Leaving With A Red Rose: A History of the Ottawa Hospital School of Nursing

Leaving With A Red Rose: A History of the Ottawa Hospital School of Nursing

More than four thousand nurses graduated from the Ottawa Civic Hospital School of Nursing during its forty-nine year existence (1924-1973). This lively history not only chronicles the growth of a justly acclaimed school, it also provides an interesting look at three earlier institutions from which, in 1919, the Ottawa Civic Hospital evolved: the County of Carleton General Protestant Hospital, the Ottawa Maternity Hospital and St. Luke’s General.

Leaving with a Red Rose is now out of print. (ISBN 0-9690761-0-X)


Chapter Five: Edith Young’s Organizing Genius

Another notable event in 1951 was the granting of two weeks’ sick leave to student nurses. Hitherto, nurses who had been unable to complete their ward assignments because of illness were required to make up all the time they lost before their finishing date, three years from the day they entered training. The School faculty had discussed the desirability of sick leave in the late 1940s but it was the fall of 1951 before it came about. The first move to obtain the coveted fringe benefit was made by the Student Council, who, through their secretary, Kathalyn Ann McKenzie, wrote to Miss Young, informing her that “the students of the Ottawa Civic Hospital would like to request some sick leave during their training.” The director of nursing lost no time in acting upon this request, passing it on promptly to Dr Piercey, who in turn advised Miss Young on 2 October that the trustees’ executive committee had agreed that, “for the present,” two weeks’ sick leave would be allowed student nurses during their three-year course. The award might not seem overly generous in 1980, but nevertheless it represented an important advance in what today would be termed staff relations.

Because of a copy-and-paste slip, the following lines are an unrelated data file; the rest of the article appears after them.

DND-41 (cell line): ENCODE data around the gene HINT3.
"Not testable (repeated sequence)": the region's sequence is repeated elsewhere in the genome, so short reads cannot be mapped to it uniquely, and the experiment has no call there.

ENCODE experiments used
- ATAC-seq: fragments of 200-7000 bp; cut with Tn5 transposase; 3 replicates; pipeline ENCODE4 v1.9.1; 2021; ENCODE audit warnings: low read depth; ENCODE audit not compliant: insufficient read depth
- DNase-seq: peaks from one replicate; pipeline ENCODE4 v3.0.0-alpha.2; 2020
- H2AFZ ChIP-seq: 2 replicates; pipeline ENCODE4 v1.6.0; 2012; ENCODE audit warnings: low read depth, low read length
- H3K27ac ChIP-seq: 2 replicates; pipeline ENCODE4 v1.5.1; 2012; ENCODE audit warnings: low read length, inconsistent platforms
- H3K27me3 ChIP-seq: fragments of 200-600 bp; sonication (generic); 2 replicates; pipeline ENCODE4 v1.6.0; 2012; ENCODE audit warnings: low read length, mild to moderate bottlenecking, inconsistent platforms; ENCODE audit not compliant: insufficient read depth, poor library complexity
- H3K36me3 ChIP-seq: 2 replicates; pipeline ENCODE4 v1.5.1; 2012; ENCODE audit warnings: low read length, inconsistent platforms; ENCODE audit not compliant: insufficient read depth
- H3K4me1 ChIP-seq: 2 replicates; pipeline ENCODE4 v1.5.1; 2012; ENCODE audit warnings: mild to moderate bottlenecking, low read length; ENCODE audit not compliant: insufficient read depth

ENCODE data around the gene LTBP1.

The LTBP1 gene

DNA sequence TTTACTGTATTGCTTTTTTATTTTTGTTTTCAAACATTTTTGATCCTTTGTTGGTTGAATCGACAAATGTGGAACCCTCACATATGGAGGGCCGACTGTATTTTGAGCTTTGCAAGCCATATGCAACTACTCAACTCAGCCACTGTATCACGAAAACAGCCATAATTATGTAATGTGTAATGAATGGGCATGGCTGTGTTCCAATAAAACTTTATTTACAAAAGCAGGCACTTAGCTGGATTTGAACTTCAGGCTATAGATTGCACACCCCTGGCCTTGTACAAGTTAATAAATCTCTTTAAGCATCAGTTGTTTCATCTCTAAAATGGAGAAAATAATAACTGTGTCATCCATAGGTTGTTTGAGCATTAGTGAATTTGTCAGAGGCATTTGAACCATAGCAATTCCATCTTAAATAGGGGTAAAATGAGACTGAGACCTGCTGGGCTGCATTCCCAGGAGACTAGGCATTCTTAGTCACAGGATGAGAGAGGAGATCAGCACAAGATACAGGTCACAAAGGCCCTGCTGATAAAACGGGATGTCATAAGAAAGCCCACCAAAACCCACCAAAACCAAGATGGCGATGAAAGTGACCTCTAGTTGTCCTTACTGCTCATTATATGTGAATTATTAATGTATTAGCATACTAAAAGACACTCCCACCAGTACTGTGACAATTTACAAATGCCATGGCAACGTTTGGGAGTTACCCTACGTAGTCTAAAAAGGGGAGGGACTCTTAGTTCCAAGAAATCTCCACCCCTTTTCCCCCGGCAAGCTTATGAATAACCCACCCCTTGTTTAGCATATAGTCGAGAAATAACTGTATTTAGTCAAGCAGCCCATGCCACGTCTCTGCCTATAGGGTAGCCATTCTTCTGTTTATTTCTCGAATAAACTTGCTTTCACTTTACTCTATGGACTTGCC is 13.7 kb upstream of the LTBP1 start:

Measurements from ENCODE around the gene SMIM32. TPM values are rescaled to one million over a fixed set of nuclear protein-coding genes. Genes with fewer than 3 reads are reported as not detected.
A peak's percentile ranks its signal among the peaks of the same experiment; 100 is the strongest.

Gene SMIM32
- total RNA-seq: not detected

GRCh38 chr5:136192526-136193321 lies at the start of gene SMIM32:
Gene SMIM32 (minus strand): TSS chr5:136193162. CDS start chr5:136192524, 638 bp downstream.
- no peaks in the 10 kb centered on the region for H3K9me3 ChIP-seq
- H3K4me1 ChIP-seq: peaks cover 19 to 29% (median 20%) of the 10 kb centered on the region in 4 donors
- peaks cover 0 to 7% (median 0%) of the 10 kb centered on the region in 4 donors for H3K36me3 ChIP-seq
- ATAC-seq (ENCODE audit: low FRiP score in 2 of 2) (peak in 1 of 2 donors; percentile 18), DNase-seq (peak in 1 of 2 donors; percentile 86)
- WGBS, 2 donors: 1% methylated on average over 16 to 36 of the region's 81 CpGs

The letter which precipitated these developments also triggered a reaction which the Student Council’s secretary clearly had not anticipated: in her reply, Miss Young asked if the OCH interdepartmental correspondence paper used for the letter had been purchased by the Council. She added, “I would suggest that you use a smaller sheet of paper for your correspondence and that you purchase a quantity of it from your fund for this purpose.”